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testifies in Survivor trial

testifies in Survivor trial

Federal prosecutors wrapped up their case Thursday in the tax evasion trial of Survivor winner Richard Hatch.

A contractor testifying for the government said he built a home office and installed hardwood floors and new cabinets in the kitchen of Hatch's Middletown, R.I., home, among other improvements. Contractor Tim Downes also told jurors that he repaired the roof and installed skylights in a Newport home Hatch rented to college students.

Prosecutors say Hatch failed to pay taxes on his $1 million prize from the show and used $26,000 in donations made to Horizon Bound, a now-defunct charity he founded, to pay for the contractor's work.

On Wednesday Internal Revenue Service special agent Jason Rameaka testified that Hatch used the charity's bank account to write checks to friends as Christmas gifts and pay for cleaning bills. He drained all but $100 from the account, Rameaka said.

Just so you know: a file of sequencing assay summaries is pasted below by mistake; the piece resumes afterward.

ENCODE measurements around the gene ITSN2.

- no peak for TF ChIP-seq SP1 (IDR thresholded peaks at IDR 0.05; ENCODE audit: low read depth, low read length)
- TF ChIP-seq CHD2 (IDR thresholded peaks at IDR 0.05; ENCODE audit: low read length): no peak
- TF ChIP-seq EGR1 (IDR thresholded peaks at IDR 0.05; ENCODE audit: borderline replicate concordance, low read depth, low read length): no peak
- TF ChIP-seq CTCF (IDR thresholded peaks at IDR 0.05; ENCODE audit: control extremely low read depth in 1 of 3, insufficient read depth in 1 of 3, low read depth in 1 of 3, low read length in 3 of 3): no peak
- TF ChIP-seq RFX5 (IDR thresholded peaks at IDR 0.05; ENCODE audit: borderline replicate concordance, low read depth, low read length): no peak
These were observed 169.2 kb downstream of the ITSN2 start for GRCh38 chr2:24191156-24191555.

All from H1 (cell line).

Hatch's lawyer, Michael Minns, has previously said Hatch spent more of his own money setting up Horizon Bound than he ever received in donations. He said Hatch was a bad bookkeeper, not a con man.

Michael Pleshaw, an IRS auditor, said Hatch owed almost $376,000 in taxes in 2002 when he won the $1 million prize. Instead, Hatch filed a return omitting the prize money and claiming a $4,483 refund. The following year, Pleshaw said, Hatch should have paid about $99,000 in income taxes, but the reality TV star filed for a $44,874 refund.

Defense lawyers were to begin calling their first witnesses later Thursday, and Hatch is expected to testify in his own defense by Friday. (AP)

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